Well, I thought I would do a little summary of my process for doing the lions. It is based of course on the technique that Ruth McDowell details in many of her books. I do things a bit differently though as probably anybody does when they have worked with someone else's process.
I first find a photo I really like and this is really important. I try to find a photo that has a good range of values in it. I then use Photoshop (or any photo program) to change the photo to black and white (desaturate the color). I then "posterize" it so that there are larger areas of one shading. I again check the picture to make sure there is enough differentiation of the areas and that it hasn't gone to far to "cartoon" like. Next I take the black and white image to Staples and have them blow it up to double size. I use this as my base. I use transparent plastic to trace around the different clumps of shading, getting as much detail differentiation as I can. I then put a piece of tracing paper over this and start deconstructing the drawing by trying to find large linear components. After I have sub-divided the drawing using these large linear elements, I just keep subdividing until you can begin to see the original image in this large straight line piece. I have used curves in one piece as well but do prefer the more abstract representations created with the straight lines.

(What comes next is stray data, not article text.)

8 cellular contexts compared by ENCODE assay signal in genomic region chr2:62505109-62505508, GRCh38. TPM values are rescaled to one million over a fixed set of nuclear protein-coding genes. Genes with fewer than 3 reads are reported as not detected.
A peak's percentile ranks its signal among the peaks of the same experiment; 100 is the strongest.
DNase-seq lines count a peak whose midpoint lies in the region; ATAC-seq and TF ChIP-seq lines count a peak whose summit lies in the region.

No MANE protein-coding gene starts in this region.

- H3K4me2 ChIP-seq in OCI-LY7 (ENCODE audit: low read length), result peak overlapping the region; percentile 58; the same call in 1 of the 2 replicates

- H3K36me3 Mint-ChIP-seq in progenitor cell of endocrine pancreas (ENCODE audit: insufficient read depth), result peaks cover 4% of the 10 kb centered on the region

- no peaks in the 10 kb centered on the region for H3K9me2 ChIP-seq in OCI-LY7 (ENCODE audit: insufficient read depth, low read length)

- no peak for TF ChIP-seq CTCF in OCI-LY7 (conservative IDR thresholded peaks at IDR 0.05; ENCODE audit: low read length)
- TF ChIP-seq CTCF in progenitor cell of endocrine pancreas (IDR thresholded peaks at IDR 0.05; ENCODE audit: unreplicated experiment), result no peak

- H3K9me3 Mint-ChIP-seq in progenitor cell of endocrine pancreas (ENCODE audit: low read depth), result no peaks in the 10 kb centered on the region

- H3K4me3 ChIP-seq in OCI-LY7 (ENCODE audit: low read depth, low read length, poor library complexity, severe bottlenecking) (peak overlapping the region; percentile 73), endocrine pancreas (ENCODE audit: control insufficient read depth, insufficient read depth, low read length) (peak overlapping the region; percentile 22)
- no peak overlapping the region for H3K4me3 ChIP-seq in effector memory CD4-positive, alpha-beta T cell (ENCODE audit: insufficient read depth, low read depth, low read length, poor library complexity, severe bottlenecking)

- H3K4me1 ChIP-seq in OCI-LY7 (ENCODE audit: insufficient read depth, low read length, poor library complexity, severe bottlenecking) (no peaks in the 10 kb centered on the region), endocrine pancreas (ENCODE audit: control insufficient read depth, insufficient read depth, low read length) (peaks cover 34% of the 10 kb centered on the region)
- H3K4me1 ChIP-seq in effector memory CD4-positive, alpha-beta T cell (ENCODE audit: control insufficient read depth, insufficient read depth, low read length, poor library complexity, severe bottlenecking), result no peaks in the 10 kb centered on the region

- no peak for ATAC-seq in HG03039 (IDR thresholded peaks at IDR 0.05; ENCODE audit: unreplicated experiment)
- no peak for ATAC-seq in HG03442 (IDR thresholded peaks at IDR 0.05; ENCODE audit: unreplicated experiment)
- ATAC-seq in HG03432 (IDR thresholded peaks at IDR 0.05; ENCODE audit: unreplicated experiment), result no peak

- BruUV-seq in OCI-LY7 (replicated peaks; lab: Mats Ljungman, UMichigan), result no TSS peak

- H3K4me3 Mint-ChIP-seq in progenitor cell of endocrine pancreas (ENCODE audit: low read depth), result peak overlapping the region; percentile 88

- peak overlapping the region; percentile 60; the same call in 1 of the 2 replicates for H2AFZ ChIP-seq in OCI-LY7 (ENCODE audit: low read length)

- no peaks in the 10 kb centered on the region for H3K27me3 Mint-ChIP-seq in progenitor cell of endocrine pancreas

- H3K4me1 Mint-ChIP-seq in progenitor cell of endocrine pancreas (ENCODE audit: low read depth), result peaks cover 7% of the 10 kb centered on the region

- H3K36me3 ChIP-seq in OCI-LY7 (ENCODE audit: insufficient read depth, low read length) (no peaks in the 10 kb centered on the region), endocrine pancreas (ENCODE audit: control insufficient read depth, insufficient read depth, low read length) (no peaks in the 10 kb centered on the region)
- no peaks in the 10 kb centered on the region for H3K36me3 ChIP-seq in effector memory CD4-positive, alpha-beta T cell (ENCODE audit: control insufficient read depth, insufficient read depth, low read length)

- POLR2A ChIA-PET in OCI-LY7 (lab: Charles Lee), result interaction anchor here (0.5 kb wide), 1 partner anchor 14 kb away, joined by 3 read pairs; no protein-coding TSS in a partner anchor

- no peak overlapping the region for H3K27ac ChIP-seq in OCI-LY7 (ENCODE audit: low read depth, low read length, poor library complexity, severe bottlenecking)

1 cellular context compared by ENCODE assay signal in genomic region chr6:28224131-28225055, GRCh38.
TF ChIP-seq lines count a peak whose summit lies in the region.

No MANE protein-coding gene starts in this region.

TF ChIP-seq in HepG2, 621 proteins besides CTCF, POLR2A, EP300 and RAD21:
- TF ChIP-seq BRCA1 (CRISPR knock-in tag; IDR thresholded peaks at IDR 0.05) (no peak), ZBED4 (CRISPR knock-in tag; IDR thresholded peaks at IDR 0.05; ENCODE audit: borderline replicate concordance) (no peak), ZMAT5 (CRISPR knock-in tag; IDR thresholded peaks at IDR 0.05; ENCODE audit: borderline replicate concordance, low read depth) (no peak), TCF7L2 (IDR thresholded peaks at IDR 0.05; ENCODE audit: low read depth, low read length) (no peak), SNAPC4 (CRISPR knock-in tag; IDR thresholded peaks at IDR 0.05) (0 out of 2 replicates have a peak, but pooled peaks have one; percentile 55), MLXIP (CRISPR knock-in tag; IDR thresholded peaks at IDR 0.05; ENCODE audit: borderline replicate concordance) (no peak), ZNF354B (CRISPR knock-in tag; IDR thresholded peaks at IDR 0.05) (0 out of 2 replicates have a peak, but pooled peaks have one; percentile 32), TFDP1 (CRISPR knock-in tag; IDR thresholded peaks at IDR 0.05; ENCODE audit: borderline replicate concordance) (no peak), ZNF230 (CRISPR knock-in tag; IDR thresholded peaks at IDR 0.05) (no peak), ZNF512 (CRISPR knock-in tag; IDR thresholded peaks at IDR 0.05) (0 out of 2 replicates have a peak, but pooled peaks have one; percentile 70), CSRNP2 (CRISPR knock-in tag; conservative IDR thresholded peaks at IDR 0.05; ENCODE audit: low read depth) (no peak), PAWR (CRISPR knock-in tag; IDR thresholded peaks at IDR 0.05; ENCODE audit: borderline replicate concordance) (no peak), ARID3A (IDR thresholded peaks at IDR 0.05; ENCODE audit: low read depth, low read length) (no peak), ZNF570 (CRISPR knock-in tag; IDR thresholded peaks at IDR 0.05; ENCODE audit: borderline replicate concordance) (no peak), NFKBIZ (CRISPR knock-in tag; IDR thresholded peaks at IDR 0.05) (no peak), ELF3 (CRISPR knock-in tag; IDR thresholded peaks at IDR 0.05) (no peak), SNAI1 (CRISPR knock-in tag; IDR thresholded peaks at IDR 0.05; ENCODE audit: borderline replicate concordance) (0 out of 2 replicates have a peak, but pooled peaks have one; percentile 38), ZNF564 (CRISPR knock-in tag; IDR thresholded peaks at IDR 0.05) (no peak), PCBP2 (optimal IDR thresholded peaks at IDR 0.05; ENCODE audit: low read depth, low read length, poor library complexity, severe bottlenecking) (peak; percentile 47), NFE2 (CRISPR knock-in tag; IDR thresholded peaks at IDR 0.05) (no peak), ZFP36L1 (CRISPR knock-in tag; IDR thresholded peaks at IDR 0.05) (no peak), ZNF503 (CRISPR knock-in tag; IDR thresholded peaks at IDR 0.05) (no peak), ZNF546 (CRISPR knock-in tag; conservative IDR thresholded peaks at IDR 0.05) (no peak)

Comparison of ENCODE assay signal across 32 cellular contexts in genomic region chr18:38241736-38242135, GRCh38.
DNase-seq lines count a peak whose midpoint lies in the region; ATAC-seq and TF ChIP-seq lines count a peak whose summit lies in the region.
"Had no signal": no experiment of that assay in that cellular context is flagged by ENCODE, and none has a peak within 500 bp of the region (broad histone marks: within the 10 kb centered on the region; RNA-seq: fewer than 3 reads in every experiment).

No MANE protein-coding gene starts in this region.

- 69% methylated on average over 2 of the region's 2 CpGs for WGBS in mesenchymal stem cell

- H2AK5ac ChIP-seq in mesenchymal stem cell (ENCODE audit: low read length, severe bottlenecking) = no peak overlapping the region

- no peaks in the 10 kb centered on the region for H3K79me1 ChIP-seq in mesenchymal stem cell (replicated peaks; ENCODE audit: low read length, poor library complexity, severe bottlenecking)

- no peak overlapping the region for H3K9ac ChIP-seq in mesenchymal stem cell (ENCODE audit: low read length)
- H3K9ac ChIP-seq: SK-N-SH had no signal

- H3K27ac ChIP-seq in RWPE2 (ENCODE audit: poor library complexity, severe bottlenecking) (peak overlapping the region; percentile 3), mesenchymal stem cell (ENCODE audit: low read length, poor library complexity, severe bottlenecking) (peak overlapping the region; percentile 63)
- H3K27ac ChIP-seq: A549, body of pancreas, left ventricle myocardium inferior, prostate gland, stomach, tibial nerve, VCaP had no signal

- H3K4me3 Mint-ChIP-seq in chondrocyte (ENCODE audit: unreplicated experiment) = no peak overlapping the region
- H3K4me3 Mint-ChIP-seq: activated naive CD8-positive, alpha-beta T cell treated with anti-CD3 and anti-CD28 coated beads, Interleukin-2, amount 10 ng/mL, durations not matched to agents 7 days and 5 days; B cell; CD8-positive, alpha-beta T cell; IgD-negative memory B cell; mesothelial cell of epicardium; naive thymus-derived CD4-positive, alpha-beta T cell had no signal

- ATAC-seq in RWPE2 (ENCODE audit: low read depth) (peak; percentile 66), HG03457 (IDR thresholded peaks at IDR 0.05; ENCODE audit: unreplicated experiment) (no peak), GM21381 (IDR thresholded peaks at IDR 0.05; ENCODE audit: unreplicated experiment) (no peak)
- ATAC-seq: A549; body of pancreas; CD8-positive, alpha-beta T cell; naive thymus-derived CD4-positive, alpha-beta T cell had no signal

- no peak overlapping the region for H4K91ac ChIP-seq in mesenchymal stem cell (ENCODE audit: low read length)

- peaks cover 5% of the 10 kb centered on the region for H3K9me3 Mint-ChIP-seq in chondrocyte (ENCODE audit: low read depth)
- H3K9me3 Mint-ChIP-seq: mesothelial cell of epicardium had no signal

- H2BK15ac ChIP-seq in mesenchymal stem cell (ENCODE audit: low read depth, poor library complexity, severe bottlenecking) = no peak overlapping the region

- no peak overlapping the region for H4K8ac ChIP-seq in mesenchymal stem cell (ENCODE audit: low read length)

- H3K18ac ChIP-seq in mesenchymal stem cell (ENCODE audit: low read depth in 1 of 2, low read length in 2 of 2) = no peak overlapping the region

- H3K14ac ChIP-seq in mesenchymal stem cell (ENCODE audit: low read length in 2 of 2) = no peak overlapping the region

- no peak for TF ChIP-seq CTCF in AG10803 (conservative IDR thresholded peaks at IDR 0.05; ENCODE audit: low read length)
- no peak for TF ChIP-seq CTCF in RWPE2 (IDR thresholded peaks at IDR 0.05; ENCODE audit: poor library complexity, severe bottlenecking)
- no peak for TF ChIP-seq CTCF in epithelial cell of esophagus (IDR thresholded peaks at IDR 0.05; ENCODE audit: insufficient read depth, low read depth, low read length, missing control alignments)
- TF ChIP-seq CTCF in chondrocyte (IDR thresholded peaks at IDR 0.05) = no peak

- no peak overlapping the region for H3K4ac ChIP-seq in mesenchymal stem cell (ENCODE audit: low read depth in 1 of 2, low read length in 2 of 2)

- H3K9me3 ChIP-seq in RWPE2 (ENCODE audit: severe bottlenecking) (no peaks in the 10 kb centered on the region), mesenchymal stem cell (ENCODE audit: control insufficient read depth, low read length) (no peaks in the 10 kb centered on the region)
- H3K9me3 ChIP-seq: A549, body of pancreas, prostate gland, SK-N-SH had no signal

This is the posterized version of the converted picture.
After I have gotten the tracing to where I am comfortable, I then take a picture of the tracing paper drawing. I determine how large I want to make the final piece at this point and use an online poster program to blow up the tracing paper image into the size I want. The lions took 49 pieces of paper (4 1/2 feet by 6 feet). If the final piece will be less that 3 feet by 4 feet, I will have Staples again blow up the image on their large copier and will make two copies (instead of using the poster program).
I then use use a colored marker over the solid black lines to differentiate the sections. Now it is important to make sure all the lines on this original drawing are dark enough. Then I place a piece (usually have to tape a number of sections of freezer paper together) of freezer paper over the whole drawing with the shiny side facing up. I carefully tape it to the blownup drawing and then tracing using a thin black permanent marker all the lines onto the freezer paper. This will be my pattern. I then turn the freezer paper over and make all the tick marks so that I can put the pieces back together (see Ruth's books for her techniques here which I use religiously).
This is a closeup of the mane on the male lion.